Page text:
The “Last Comic Book Store on Earth” Demonstrates Why it Will be Just That
You might think that all comic book stores are the same. You might think that those individuals who choose to work there can be haughty comic snobs. You might think you’d do better getting your comics, graphic novels, game cards, and collectibles online. If you agreed with any of the above statements, you’d be dead wrong. Touting themselves as “the last comic book store on Earth,” The Joker’s Child has much more to offer than an empty excursion like shopping online. Not only do they have one of the largest stores seen by most, they also have an extensive selection of comics, graphic novels and collectibles. You can spend hours perusing the stacks and still not see everything. In the words of owner Caren Katz, “We want you to relive your childhood when you walk in the door.” For the adults who frequent the The Joker’s Child, located at 12-23 River Road, this is not difficult. In fact, for many of them, The Joker’s Child was a large part of their childhood. So much so, that now they bring their own children to visit.
Having been on River Road for twenty eight years is a testament to what a large part of the community they truly are. When asked what sets The Joker’s Child apart from other comic book stores, Katz replied, “customer service,” without hesitation. She went on to explain that she spends enough time in the store to know about ninety percent of their regular customers by name. That kind of attention to patrons is part of what keeps them coming back. Every member of the staff is welcoming, helpful, and full of suggestions for those who are not even sure where to start. From cartoons to classics, from television series continuations to adaptations, there is something for everyone.
If you thought comic books were all about superheroes, you may be pleasantly surprised to know that this is not true. Sure, there are plenty of superheroes, but there is a barrage of other subject matter as well. Many cartoon series have their own comics. For example, you can find Bob’s Burgers, Adventure Time, Clarence, and even My Little Pony. Television series, such as Buffy the Vampire Slayer and Angel, that have ended, find new life in the comics that continue their stories. There are horror comics like Wytches, and The Walking Dead. There are even genres for suspense and noir. Comics are now a place where the creative storytelling that we find in novels and art marry and take narratives to a new level.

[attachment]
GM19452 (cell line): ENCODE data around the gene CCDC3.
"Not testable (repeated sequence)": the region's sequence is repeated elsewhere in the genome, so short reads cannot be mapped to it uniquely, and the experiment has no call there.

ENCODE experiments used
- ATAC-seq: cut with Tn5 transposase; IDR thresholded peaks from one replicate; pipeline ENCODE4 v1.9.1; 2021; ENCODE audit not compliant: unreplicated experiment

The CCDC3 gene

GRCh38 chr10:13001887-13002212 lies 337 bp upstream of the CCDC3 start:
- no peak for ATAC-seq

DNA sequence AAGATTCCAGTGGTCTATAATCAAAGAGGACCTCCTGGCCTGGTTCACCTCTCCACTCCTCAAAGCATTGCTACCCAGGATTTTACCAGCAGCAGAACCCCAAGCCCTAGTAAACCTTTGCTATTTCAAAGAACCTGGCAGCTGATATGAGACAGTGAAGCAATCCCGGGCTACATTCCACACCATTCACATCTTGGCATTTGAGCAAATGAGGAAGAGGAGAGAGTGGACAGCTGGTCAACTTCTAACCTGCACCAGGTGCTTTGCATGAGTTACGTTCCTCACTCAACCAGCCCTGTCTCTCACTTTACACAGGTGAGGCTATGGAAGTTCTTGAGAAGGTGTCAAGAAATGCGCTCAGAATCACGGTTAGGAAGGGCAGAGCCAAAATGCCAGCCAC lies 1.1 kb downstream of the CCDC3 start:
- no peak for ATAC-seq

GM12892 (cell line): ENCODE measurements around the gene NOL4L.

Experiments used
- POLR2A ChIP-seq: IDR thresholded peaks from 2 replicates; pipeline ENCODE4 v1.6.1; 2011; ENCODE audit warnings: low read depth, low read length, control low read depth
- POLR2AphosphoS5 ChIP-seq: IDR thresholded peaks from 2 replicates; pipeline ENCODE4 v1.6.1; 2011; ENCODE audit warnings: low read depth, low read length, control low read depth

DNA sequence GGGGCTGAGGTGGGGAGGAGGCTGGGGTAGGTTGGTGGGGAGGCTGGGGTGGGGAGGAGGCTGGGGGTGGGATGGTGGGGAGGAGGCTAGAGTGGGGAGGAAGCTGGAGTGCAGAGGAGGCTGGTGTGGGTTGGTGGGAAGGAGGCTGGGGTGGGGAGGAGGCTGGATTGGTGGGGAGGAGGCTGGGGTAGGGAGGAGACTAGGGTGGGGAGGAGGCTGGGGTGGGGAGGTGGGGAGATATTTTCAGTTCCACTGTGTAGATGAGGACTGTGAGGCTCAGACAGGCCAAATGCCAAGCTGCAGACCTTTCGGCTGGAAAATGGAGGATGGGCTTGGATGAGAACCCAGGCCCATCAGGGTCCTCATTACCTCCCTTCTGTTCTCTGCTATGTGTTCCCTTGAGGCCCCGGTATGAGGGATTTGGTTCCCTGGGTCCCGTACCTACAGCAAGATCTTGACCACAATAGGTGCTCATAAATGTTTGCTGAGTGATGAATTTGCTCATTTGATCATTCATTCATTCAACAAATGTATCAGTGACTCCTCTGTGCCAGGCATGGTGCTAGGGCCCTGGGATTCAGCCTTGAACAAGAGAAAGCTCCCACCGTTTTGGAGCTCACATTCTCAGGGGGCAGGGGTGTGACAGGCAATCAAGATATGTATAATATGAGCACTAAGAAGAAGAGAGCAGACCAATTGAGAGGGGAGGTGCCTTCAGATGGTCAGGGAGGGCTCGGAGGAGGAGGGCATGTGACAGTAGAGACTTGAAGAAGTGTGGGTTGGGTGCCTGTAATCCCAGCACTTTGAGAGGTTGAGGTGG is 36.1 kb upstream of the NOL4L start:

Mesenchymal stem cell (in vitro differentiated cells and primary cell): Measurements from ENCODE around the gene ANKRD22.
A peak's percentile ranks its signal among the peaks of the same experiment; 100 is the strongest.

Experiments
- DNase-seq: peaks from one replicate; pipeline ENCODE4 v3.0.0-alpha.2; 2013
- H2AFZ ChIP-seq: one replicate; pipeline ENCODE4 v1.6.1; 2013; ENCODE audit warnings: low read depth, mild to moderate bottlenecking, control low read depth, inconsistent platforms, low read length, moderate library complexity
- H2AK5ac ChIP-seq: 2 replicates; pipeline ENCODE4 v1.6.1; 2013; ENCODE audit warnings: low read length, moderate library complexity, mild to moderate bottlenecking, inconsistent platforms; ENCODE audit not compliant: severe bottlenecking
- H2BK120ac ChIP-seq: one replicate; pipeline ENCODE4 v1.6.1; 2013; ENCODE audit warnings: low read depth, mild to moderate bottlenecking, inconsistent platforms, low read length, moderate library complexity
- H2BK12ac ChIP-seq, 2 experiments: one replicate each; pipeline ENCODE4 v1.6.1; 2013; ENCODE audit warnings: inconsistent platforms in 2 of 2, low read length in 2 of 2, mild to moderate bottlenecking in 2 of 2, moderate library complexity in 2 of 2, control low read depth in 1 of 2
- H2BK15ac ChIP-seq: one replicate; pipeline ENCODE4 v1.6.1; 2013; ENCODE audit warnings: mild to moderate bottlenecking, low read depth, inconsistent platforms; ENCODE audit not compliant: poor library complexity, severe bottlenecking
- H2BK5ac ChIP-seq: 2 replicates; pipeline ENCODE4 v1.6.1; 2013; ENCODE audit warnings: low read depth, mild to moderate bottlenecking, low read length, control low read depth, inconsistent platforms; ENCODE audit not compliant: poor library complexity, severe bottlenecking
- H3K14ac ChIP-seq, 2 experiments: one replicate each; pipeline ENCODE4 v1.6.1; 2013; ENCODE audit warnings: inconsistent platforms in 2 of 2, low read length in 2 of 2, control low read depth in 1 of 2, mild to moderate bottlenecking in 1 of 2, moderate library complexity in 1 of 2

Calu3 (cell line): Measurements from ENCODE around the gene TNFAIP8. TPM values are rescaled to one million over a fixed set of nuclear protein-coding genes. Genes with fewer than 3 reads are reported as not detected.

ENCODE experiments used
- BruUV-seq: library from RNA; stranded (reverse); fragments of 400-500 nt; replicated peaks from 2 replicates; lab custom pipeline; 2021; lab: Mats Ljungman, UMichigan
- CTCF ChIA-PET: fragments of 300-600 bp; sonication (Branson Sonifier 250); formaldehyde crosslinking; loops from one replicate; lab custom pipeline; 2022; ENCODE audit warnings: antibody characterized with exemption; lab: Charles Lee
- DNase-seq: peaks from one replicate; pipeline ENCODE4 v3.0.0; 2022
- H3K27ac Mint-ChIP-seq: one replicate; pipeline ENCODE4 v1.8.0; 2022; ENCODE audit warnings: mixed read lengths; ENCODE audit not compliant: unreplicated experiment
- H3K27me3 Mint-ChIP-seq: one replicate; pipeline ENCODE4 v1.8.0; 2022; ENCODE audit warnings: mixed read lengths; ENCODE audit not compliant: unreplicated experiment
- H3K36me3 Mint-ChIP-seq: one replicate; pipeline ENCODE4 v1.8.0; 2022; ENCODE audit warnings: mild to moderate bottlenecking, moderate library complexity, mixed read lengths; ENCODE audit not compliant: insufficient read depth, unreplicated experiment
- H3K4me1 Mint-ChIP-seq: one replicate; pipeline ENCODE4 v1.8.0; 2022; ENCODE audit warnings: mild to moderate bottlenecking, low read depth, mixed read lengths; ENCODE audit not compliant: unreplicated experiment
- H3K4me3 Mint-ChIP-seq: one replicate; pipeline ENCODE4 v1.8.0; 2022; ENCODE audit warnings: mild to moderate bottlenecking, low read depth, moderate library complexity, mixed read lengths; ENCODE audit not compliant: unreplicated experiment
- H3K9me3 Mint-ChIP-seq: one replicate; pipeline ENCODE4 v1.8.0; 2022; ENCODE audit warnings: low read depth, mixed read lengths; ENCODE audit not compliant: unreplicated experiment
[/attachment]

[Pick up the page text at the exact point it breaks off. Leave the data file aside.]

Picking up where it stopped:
Having always had an interest in comics when I was young, I knew very little about how to get started with what to read, how to care for them and how to store them. I took the opportunity to ask Katz some of these questions. One of the most important questions anyone new to comics needs to know is how to take care of their comics when they bring them home. Caren said, “No attics. No basements. They should be bagged and boarded, standing in comic boxes. They should never be lying down. You can actually store them on a bookshelf if you want, as long as they’re kept standing.”
Next, I took the opportunity to ask Katz how she would recommend a new collector should go about choosing a series. She said, “Well, I think it’s more important to read. I don’t like to think of comics as an investment. When it comes to bringing in new people and people coming in to buy new stuff, these people should be readers. I always tell people buy what you like and if it’s worth something later, consider it a bonus.” With the affirmation that patrons should enjoy the stories, I revised my question and asked what information the staff would need to make a recommendation of which series a new customer might like. Katz replied, “All we need to know is what type of T.V. shows they watch and what type of books they read.”
To test this theory, I asked for recommendations for myself. I made it through two authors…Katz had given me four suggestions. Two of which only cost one dollar. “We have a large selection of dollar books. The publishers have gotten really smart and took their bestsellers and they reprinted the number ones for $1.00.” This makes things more economical for people who are looking to try a new series to see if they’re interested in it, without spending anywhere between $8.00 and $14.00 for the first book in the series.
For my first trip to The Joker’s Child I took all four of my suggestions home with me. It was a Friday. I read all of them before the weekend was over.